as a hobby, or what they get paid for. And for this last part, a developer
has no final authority. He only has as much influence as his manager gives
him, which hopefully increases by his/her skills in making things simple.

However, if a manager has the idea that OO makes life easiest (even if it's
misplaced), then that's what is being used.


--
Oscar Kind http://www.yqcomputer.com/
Software Developer for contact information, see website

PGP Key fingerprint: 91F3 6C72 F465 5E98 C246 61D9 2C32 8E24 097B B4E2
 
 
 

OO programming - illumination? - whoopsie

Post by hansof » Sat, 19 Feb 2005 19:27:31

I think everyone's taking Hans' post too seriously. I don't think he
meant it
that way."

I've taken a few quotes from previous posts. First, I want to debunk
the myth that this was just flame-bait. Ok, it was a little over the
top, true, but certainly no flame-bait.. And I wasn't kidding either..

"Sorry, but Hans view is just right. an object oriented view of the
model is not the only one. I prefere the simplest possible one - and
the
object oriented view by far isn't the simplest one. OO modeling
ends in myriads of classes and methods, only manageable with highly
sophisticated browsers."

Right, that is my experience too. And I'm sick and tired of trying to
cram a simple problem into a flawed paradigm. What most people seem to
forget is that OO is a _programming_technique_, not a "one fits all"
model. I use OO techniques in my programs too if I want (or need) to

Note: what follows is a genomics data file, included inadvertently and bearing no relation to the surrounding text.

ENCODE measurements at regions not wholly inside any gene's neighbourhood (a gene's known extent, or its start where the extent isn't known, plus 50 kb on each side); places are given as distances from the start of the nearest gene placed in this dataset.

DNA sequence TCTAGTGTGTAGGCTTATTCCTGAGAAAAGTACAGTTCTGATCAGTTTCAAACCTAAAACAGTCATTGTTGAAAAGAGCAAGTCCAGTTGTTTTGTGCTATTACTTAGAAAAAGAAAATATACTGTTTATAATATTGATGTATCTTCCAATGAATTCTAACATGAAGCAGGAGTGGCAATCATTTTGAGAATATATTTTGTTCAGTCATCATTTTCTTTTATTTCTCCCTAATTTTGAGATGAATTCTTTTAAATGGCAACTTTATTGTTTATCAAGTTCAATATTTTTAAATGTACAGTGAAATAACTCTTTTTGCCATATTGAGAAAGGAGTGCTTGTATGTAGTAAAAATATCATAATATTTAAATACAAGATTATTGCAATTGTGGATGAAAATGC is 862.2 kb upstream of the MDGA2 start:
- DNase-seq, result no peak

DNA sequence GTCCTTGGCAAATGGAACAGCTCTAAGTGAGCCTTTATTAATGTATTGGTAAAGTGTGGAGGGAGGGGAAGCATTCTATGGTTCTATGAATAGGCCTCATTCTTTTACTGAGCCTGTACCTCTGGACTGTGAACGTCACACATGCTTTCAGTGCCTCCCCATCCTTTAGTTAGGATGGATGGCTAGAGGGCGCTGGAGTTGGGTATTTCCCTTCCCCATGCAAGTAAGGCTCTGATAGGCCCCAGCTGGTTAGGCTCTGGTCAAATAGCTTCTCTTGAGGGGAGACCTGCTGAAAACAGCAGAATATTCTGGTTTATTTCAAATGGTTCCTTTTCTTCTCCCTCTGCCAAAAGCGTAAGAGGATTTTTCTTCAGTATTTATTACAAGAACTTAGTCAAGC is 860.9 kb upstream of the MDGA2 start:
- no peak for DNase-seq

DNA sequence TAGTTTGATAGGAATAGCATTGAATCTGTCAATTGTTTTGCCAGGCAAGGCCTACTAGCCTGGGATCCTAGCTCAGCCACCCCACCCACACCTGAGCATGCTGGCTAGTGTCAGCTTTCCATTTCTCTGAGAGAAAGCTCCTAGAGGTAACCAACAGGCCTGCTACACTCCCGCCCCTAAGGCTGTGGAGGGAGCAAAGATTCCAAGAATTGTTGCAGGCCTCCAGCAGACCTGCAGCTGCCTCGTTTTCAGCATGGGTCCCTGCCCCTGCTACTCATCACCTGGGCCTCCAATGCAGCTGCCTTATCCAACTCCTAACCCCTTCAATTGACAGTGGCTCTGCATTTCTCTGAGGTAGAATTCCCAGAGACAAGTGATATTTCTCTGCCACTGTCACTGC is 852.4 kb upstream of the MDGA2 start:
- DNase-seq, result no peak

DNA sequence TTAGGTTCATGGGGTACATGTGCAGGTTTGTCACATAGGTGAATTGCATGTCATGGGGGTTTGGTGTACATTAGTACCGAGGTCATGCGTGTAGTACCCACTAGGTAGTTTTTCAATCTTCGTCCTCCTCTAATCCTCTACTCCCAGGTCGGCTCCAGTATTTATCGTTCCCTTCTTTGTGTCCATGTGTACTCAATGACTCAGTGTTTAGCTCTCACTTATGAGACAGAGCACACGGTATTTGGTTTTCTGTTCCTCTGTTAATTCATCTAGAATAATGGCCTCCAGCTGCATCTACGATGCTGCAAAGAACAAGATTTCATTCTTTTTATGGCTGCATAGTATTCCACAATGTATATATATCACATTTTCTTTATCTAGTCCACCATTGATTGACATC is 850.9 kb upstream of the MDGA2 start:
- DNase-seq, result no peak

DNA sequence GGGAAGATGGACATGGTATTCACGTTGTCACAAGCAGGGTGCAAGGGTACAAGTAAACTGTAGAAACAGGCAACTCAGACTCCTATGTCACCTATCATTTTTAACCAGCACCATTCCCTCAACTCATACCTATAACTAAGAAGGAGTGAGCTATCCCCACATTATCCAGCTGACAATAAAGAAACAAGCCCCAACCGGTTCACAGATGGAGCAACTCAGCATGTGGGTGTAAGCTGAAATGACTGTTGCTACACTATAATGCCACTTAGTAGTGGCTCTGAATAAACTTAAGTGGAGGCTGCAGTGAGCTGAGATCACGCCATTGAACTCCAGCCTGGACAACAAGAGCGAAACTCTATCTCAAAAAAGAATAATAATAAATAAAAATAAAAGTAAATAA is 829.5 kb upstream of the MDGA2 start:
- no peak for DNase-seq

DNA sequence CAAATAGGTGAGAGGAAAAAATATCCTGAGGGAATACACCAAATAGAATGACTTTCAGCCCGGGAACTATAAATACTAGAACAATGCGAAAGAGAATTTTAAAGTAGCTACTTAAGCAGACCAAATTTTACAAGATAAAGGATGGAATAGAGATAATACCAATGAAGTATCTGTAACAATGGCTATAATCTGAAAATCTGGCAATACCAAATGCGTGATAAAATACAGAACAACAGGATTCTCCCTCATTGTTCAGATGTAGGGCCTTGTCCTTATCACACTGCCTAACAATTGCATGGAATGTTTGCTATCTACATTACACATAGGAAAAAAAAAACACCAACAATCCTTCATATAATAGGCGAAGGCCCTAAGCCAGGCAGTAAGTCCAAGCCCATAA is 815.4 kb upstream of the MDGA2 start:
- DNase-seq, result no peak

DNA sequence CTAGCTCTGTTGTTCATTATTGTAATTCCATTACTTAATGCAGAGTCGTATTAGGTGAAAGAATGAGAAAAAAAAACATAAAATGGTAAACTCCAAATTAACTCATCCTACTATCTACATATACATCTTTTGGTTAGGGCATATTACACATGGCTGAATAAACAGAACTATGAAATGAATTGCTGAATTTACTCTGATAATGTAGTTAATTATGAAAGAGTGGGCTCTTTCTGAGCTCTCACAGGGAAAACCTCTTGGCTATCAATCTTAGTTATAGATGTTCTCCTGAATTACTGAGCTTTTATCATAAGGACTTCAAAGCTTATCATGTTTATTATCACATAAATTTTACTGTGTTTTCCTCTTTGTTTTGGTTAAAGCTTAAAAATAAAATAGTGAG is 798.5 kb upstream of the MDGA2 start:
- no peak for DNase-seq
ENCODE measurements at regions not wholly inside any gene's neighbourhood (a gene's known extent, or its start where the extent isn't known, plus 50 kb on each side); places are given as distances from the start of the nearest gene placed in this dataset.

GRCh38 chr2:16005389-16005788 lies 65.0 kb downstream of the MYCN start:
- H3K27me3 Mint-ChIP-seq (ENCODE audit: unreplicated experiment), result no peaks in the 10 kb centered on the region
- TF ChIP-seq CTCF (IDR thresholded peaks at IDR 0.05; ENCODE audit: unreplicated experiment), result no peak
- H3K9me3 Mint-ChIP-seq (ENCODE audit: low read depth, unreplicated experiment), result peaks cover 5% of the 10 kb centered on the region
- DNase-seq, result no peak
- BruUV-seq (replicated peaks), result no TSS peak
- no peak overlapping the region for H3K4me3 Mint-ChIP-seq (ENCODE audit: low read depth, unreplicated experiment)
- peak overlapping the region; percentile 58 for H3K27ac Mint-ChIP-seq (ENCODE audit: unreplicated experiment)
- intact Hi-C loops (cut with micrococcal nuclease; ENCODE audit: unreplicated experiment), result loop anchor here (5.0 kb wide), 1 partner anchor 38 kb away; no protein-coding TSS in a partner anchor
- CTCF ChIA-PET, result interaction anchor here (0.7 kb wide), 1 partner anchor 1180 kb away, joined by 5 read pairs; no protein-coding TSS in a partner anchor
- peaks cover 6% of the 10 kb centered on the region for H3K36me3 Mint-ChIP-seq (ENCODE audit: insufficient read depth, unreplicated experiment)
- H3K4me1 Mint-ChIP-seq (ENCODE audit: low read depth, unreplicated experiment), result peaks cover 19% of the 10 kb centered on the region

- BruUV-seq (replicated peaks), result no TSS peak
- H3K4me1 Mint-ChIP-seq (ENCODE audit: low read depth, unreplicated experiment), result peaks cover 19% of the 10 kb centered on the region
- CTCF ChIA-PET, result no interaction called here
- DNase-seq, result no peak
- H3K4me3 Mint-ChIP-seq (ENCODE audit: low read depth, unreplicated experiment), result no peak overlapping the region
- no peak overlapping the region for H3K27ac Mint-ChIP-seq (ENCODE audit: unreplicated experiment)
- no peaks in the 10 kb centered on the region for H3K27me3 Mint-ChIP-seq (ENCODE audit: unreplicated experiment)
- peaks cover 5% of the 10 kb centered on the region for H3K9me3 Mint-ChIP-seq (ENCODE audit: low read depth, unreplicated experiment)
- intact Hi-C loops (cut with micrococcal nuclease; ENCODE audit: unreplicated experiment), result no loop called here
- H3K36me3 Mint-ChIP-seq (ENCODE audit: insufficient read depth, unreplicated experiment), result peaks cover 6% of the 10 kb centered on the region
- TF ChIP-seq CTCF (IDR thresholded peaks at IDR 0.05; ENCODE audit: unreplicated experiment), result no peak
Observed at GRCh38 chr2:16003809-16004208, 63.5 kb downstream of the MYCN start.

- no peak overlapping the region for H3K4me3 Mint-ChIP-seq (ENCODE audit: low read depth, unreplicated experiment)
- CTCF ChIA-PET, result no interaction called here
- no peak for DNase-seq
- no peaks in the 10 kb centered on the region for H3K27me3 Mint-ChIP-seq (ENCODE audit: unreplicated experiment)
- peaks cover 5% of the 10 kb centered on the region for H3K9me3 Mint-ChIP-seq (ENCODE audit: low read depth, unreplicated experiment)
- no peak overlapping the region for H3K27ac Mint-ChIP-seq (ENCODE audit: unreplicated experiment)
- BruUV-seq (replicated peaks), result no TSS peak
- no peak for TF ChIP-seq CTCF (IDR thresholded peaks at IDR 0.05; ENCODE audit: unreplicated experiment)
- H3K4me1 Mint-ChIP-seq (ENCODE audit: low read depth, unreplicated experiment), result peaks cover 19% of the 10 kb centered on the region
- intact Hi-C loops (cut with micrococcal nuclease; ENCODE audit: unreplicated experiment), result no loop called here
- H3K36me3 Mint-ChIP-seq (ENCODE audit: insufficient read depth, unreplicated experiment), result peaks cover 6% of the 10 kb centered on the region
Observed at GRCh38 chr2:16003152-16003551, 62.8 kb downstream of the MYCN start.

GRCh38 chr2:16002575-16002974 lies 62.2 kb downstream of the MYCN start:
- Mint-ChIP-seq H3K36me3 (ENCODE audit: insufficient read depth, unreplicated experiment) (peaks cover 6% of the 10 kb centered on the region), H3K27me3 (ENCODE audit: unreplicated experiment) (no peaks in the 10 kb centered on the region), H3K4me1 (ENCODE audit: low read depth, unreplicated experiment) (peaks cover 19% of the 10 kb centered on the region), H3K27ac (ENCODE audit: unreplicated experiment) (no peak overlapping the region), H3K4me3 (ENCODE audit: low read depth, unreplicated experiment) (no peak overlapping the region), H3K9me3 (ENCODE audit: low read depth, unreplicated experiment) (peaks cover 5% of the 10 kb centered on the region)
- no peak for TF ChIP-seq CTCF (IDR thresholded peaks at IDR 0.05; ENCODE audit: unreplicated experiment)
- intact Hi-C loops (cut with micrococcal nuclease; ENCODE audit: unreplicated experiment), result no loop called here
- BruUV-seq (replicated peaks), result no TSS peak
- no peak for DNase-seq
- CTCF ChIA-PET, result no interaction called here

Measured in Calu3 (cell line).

do abstraction. Yes, in C. You can easily do that. X was written that
way and Axel-Tobias Schreiner wrote a whole
book on that subject in 1993.

Sometimes things are not simpler than they are. This little piece of
code parses a textfile. Tell me where OO helps. Tell the file it has
to parse and rewrite itself? What does that help? This thing is only
70 lines (including comment).

: Field> bl parse-word ; ( -- a n)
: Fields>> 0 do Field> 2drop loop ; ( n --)
: Lines>> 0 do refill drop loop ; ( n --)

: GetCard ( --)
2 Fields>> Field> Card place \ skip two fields, get card
number
2 Fields>> Field> Phone place \ skip two fields, get phone
number
3 Lines>> \ skip three lines
;

"I, too, am bothered by the hype surrounding OO. It is an amalgam of
techniques that have been used successfully for a long time. In fact,
Forth was one the first languages to effectively combine data and
behavior with its BUILDS/DOES (and earlier) constructs. OO is no
silver bullet, but it is an excellent technique ... I would call it
the best modern programming facility by far."

But even that can be taken too far. When very complex datatypes are
developed you sometimes find yourself wondering what this thingy does
again.. Sometimes I rather prefer to write a word that does an
explicit conversion, just to remind myself I took the address of a
CREATEd item and converted it to something much more complex.

OO can be useful in some instances, but most of the time it is too
limited and horrifying designs emerge to to make it fit. Lego stones
(Forth) are much more convenient. If it fits, you can slam them
together and let the data pass by itself. Even distinct datatypes
don't help much, except add more conversion. If you want easily
maintainable code, factor and make small routines and small programs.
If you need monstrous amounts of code to write a single function,
routine or program you're doing something wrong. Let systems
communicate, don't try to cram all and everything in a single program.

Wording is very important. I've shown more than once that you can tell
the computer a story while actually writing Forth code.

"You yourself are an object composed on many organs, those
organs can be further modeled to include cells and so on and so forth.
Each organ has it's own respsonsiblity. An organ, when needed
collaborates with other organs."

Someone doesn't know to much about biology,
 
 
 

OO programming - illumination? - whoopsie